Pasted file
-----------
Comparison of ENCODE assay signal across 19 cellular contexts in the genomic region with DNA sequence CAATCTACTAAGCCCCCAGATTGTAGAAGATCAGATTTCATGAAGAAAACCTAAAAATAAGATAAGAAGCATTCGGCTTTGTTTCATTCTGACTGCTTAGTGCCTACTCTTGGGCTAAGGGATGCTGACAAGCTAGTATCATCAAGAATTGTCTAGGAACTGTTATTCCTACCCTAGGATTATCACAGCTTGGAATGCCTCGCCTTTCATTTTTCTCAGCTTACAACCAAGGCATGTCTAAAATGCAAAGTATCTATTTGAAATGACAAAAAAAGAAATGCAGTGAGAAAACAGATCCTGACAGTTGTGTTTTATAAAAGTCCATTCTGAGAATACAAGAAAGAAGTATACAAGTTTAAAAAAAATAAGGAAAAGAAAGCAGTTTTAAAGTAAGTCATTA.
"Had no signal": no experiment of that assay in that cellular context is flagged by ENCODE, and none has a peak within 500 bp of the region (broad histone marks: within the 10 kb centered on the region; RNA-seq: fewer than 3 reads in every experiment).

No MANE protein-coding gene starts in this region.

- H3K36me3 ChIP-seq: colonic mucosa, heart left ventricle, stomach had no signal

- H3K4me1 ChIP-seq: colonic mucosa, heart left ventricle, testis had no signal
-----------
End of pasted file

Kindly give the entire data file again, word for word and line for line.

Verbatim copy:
Comparison of ENCODE assay signal across 19 cellular contexts in the genomic region with DNA sequence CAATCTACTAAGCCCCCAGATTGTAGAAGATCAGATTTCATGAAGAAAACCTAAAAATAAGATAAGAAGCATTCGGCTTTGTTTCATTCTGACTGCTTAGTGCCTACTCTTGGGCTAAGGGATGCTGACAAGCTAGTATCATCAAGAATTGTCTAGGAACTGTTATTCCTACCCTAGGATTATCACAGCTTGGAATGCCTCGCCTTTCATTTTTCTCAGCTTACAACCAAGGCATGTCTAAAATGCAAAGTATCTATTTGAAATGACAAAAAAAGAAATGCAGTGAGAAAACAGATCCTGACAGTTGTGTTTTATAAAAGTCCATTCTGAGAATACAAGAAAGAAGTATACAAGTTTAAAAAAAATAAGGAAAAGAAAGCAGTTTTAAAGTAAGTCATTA.
"Had no signal": no experiment of that assay in that cellular context is flagged by ENCODE, and none has a peak within 500 bp of the region (broad histone marks: within the 10 kb centered on the region; RNA-seq: fewer than 3 reads in every experiment).

No MANE protein-coding gene starts in this region.

- H3K36me3 ChIP-seq: colonic mucosa, heart left ventricle, stomach had no signal

- H3K4me1 ChIP-seq: colonic mucosa, heart left ventricle, testis had no signal